I was surprised when reading Angela Neville's editorial "The Green Road to the White House" (page 6, January 2004) at the obvious promotion of the League of Conservation Voters, as well as all the Democratic presidential candidates. Rather than rehash the same rhetoric I can get from my local newspapers (and they write out of ignorance of environmental laws and matters), your magazine has an excellent forum for speaking the truth about environmental legislation. For example, contrary to what former presidential candidate Howard Dean was quoted as saying, the New Source Review (NSR) rule under the Clean Air Act is not being revised; instead the president is requiring companies and agencies to go back to the law and regulations there under, and not continue with the more restrictive, but greater pollution risk, interpretation. If companies can replace a less efficient and more polluting piece of equipment with equipment that saves energy and is less polluting, but has to follow the more burdensome interpretation of NSR (which was not the original intent), then they will postpone such change outs until the costs to do so is equivalent to the costs of taking the restrictive role or until existing permits for the equipment run out. Is the environment or energy well served by that?
I see your editorial as adding to the myth of the lax environmental concern by the current president. The facts simply do not bear that out.
As an environmental professional (for more than 25 years) I have seen the change from compliance with the regulations, to above and beyond (which is good on a voluntary basis), to one that requires industry to bow to special interest groups on the environment which, for the most part, have two agendas -- one is to raise more money for their organizations (as they rarely put money where their supposed interests are) and the other is to continue the myth that we (the United States and big industry) are the bad guys and are the ones who are destroying this planet. As you can see, I don't believe the agenda of many environmental groups is focused on the environment, but use they environment as a means to their end.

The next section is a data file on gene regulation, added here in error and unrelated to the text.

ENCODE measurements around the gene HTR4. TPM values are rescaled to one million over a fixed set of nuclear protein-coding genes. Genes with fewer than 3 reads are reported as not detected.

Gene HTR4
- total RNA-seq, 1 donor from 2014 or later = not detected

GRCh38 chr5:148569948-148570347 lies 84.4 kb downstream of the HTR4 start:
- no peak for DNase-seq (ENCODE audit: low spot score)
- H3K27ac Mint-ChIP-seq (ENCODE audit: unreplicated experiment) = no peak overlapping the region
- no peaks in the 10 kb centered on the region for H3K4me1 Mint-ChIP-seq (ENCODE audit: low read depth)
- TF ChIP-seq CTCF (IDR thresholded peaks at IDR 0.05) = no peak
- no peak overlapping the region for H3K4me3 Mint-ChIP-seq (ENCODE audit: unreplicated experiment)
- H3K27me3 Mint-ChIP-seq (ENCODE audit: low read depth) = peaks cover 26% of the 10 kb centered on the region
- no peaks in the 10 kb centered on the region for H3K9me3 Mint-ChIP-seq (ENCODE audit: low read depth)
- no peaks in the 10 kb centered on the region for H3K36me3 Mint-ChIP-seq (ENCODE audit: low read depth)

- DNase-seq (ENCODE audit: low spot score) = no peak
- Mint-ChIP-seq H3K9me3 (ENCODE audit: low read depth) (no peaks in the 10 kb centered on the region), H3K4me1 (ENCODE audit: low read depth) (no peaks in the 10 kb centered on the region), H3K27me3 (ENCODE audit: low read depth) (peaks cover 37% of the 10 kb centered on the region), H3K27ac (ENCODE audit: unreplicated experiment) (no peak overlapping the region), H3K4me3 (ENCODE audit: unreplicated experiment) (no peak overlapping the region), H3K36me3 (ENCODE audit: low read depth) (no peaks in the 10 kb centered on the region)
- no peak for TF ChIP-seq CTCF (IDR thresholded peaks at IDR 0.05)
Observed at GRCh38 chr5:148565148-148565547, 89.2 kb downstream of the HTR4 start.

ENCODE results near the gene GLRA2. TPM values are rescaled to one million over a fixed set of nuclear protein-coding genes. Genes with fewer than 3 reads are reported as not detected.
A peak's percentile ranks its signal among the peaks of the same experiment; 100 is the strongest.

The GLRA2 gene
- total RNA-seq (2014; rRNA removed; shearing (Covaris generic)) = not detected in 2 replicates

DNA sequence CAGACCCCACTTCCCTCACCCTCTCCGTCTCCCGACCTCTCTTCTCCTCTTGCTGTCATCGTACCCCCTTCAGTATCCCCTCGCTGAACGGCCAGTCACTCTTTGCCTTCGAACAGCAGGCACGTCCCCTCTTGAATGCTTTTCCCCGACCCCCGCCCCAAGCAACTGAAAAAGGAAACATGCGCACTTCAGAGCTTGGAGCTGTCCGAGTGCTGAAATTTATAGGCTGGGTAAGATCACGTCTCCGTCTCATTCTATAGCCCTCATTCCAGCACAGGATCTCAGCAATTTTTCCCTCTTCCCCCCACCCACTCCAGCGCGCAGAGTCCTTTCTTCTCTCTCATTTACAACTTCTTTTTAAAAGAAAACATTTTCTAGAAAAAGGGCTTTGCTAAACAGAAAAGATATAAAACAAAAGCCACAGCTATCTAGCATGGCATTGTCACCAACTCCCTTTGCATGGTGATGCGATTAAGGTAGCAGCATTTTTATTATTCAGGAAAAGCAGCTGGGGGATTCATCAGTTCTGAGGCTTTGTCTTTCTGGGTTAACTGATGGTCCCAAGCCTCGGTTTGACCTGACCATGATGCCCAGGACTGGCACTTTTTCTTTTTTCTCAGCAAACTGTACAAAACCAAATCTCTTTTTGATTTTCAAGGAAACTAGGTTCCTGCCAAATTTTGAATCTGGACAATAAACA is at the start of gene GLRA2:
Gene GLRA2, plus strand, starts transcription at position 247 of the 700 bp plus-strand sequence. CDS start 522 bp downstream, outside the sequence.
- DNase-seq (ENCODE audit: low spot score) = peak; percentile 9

Ava Anders, President
Guardian Safety and Environmental Co.
During President Bush's term in office, the U.S. Environmental Protection Agency (EPA) has revised the NSR regulations twice. At the end of 2001, EPA adopted the first revision, which contained several changes including, but not limited to, plant-wide applicability limits, a clean unit exclusion and a past actual to projected future actual applicability methodology for determining when NSR applies. On Dec. 26, 2003, EPA enacted the second part of the NSR reform effort pertaining to the "routine maintenance" rule. NSR regulations require that any major modification at a major source to be subject to NSR review. However, EPA excludes from NSR those activities described as "routine maintenance, repair or replacement (RMRR)." The new rule redefines what constitutes RMRR. Proponents of the NSR reforms assert that the new regulations provide more clarity and precision than the prior NSR rules, which in turn promote better compliance by the regulated community. Critics of the NSR revisions argue that they are a relaxation of NSR requirements that were previously in effect.
This article originally appeared in the 03/01/2004 issue of Environmental Protection.